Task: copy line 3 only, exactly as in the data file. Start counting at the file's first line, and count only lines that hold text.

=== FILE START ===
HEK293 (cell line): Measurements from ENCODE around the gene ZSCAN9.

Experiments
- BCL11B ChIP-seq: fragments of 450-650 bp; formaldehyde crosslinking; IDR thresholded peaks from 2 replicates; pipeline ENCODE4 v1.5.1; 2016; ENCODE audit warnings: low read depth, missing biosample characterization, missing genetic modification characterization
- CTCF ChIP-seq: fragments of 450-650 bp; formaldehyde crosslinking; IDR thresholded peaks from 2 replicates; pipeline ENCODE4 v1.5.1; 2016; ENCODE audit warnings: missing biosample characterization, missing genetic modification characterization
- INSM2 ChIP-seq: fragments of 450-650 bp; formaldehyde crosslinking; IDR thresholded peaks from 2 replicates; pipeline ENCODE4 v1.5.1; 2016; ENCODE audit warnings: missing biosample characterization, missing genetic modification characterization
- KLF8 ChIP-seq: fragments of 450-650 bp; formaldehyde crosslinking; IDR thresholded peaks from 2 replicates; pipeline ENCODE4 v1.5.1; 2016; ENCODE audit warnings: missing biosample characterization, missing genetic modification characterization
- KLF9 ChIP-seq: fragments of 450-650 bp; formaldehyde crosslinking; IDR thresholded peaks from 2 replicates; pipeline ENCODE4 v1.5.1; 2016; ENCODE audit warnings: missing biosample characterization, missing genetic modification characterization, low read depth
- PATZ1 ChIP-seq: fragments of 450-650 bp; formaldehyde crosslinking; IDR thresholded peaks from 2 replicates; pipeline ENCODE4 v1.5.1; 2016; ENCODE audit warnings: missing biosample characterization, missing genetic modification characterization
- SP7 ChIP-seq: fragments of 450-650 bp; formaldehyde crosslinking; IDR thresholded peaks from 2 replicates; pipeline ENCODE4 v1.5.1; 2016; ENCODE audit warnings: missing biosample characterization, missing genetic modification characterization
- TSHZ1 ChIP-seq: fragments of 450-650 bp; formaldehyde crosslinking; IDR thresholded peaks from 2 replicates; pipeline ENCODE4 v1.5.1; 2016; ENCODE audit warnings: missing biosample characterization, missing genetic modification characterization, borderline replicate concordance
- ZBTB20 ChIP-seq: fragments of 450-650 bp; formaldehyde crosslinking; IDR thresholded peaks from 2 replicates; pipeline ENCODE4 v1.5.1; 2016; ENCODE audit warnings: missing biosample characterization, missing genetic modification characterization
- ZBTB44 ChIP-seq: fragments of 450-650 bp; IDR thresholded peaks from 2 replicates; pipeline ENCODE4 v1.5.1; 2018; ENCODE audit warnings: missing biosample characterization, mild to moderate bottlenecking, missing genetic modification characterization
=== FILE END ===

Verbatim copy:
- BCL11B ChIP-seq: fragments of 450-650 bp; formaldehyde crosslinking; IDR thresholded peaks from 2 replicates; pipeline ENCODE4 v1.5.1; 2016; ENCODE audit warnings: low read depth, missing biosample characterization, missing genetic modification characterization